Everything you always wanted to know about afternoon tea – but were afraid to ask

There are few practices that visitors to London – especially when they hail from overseas – are more enchanted with and want to give a go than the innate British tradition of afternoon tea. So, if you’re soon to be staying at the likes of the Grand Park hotel Heathrow, you may wish to know all about the cultural delicacy before throwing yourself into an afternoon tea Heathrow…

 afternoon tea

Afternoon tea – where does it come from?

The history of afternoon tea originates back to the 1800s when it was normal for society to only eat two meals a day: breakfast in the morning and dinner served at 8pm. The idea of eating more than twice a day first started when Anna the 7th Duchess of Bedford famously complained of “having that sinking feeling” during late afternoon. Her solution was to have a pot of tea with a light sandwich or cake privately in her boudoir in the afternoons.

The Duchess soon started to invite friends to join her for tea and sandwiches to exchange stories and share news. It became extremely popular and therefore Anna decided to bring the tradition with her to London, where it was picked up by other social hostesses and quickly caught on. Nowadays afternoon tea is not part of everyday life and is only an occasional luxury treat much to some tourists’ surprise.

drinking tea

Tea-drinking – is it good for you?

There are many health benefits associated with drinking tea (great news then for afternoon tea participants at the Park Grand London Heathrow). For starters, drinking tea can be a great way to keep yourself hydrated – especially if you are looking for an alternative to drinking a glass of water. Some studies suggest that tea not only rehydrates your body as well as water does but also that it can help prevent serious ailments (although conclusive proof is yet to be published). Alternative health benefits include the possibility of helping you to have a great smile; some researchers claim that tea can protect against tooth plaque and decay.

The all-important etiquette

When attending your first afternoon tea it is good to have full knowledge of what to expect and what is expected of you. The main query people have before attending such an event is dress code; most places are now ‘smart casual’, meaning strictly no sportswear or trainers allowed. There is an art to preparing your afternoon tea: when stirring your tea place the teaspoon at 6 o’clock and fold your tea bag at 12 o’clock before stirring (ensuring not to ‘clink’ against the side of the cup).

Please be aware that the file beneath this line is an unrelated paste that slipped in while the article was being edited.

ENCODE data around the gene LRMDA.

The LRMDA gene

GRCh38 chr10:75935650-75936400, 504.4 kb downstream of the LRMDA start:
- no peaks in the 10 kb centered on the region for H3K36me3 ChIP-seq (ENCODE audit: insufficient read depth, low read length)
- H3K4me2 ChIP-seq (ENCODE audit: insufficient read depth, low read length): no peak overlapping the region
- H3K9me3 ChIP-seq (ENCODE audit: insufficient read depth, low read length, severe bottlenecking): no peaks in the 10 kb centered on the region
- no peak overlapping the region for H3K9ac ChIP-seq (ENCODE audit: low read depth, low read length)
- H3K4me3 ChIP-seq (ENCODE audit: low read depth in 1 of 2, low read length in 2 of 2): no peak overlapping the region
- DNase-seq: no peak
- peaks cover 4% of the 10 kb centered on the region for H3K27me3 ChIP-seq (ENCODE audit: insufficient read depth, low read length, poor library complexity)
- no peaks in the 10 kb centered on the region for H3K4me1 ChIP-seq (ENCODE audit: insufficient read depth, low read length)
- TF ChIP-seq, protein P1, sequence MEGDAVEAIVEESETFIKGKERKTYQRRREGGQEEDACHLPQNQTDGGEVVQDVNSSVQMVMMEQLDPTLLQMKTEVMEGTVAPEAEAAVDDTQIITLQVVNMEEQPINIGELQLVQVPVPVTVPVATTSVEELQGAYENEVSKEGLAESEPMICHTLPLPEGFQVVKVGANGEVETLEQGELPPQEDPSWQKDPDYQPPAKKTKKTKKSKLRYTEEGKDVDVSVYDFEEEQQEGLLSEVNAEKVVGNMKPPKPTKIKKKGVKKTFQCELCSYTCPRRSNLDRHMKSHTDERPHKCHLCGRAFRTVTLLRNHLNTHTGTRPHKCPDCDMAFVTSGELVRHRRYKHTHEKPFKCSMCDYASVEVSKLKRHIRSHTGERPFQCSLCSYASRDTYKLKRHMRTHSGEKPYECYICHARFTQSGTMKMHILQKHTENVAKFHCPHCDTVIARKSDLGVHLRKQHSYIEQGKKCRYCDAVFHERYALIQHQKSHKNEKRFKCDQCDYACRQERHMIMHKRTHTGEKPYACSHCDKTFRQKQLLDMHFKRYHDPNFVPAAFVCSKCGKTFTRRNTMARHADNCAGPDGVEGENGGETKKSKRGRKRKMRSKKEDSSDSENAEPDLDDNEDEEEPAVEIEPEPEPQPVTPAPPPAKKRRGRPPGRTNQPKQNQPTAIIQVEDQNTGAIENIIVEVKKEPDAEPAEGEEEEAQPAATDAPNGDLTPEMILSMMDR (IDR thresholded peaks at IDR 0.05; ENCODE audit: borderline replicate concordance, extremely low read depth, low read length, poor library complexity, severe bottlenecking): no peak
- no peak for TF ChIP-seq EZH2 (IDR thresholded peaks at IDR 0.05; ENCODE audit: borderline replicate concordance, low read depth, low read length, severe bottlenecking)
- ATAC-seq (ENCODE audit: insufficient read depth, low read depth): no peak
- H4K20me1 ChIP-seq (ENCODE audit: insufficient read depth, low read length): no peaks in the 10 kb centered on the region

Note also to always take your spoon out and place it on your saucer before sipping. Although dunking biscuits into your tea might seem perfectly acceptable at home, it is very much frowned upon while in some of the finest hotels in the country. Last but not least, there is no need to stick out your pinkie when sipping your tea; it is afternoon tea’s biggest faux pas.

The difference between teas

All teas originate from a variety of Camellia sinensis plants, all of which differ due to factors including the soil where they are grown and local weather conditions. Before tea can be made the leaves must be picked and sorted. They are then withered and rolled before they undergo the chemical process of oxidation. The more oxidised the tea is, the darker the infusion will be; white and green tea are oxidised the least while black is oxidised the most. The leaves are then finally dried to lock in the flavour.

Too many teas?

It’s easy to confuse one type of ‘tea’ mealtime with another considering all the different variations there are. A ‘cream tea’, for instance, is where you simply have a scone with cream and jam with a pot of tea. ‘Afternoon tea’, however, is traditionally a selection of light sandwiches, cakes and scones served with a pot of tea.

You may also have heard the terminology ‘high tea’; this is often misinterpreted, especially by tourists. This term signifies a completely different meal consisting of a heartier meal including more savoury goods. In the past ‘high tea’ was what the lower classes had instead of dinner; the word ‘high’ signifying the height of the table they ate on.

Some hotels advertise ‘high tea’ due to the popularity with tourists. ‘Royal tea’ isn’t often used but if you see it offered you may want to partake; it means that there is the addition of a glass of champagne!

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